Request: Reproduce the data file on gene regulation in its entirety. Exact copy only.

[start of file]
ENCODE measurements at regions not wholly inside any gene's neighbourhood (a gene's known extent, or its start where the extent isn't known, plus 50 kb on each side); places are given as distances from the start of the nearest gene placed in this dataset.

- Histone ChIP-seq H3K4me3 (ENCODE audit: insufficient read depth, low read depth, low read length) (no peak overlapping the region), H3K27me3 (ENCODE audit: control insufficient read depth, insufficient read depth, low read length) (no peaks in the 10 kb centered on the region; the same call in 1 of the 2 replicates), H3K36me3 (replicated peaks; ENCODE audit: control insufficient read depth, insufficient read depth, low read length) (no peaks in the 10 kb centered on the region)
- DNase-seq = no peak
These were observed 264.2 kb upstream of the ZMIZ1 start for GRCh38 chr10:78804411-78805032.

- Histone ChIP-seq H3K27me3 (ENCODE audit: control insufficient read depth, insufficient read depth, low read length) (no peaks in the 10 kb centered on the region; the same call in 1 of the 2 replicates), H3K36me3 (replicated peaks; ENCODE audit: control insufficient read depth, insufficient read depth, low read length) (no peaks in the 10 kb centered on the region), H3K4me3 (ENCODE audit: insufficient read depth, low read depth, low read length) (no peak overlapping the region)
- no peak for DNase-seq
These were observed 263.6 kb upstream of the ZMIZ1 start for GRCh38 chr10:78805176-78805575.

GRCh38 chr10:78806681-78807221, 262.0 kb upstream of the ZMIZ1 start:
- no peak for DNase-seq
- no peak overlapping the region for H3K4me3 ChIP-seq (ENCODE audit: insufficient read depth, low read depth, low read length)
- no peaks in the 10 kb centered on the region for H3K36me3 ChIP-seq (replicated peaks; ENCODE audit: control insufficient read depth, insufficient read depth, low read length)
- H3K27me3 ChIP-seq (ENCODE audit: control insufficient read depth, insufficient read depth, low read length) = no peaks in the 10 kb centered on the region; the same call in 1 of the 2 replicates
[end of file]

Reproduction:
ENCODE measurements at regions not wholly inside any gene's neighbourhood (a gene's known extent, or its start where the extent isn't known, plus 50 kb on each side); places are given as distances from the start of the nearest gene placed in this dataset.

- Histone ChIP-seq H3K4me3 (ENCODE audit: insufficient read depth, low read depth, low read length) (no peak overlapping the region), H3K27me3 (ENCODE audit: control insufficient read depth, insufficient read depth, low read length) (no peaks in the 10 kb centered on the region; the same call in 1 of the 2 replicates), H3K36me3 (replicated peaks; ENCODE audit: control insufficient read depth, insufficient read depth, low read length) (no peaks in the 10 kb centered on the region)
- DNase-seq = no peak
These were observed 264.2 kb upstream of the ZMIZ1 start for GRCh38 chr10:78804411-78805032.

- Histone ChIP-seq H3K27me3 (ENCODE audit: control insufficient read depth, insufficient read depth, low read length) (no peaks in the 10 kb centered on the region; the same call in 1 of the 2 replicates), H3K36me3 (replicated peaks; ENCODE audit: control insufficient read depth, insufficient read depth, low read length) (no peaks in the 10 kb centered on the region), H3K4me3 (ENCODE audit: insufficient read depth, low read depth, low read length) (no peak overlapping the region)
- no peak for DNase-seq
These were observed 263.6 kb upstream of the ZMIZ1 start for GRCh38 chr10:78805176-78805575.

GRCh38 chr10:78806681-78807221, 262.0 kb upstream of the ZMIZ1 start:
- no peak for DNase-seq
- no peak overlapping the region for H3K4me3 ChIP-seq (ENCODE audit: insufficient read depth, low read depth, low read length)
- no peaks in the 10 kb centered on the region for H3K36me3 ChIP-seq (replicated peaks; ENCODE audit: control insufficient read depth, insufficient read depth, low read length)
- H3K27me3 ChIP-seq (ENCODE audit: control insufficient read depth, insufficient read depth, low read length) = no peaks in the 10 kb centered on the region; the same call in 1 of the 2 replicates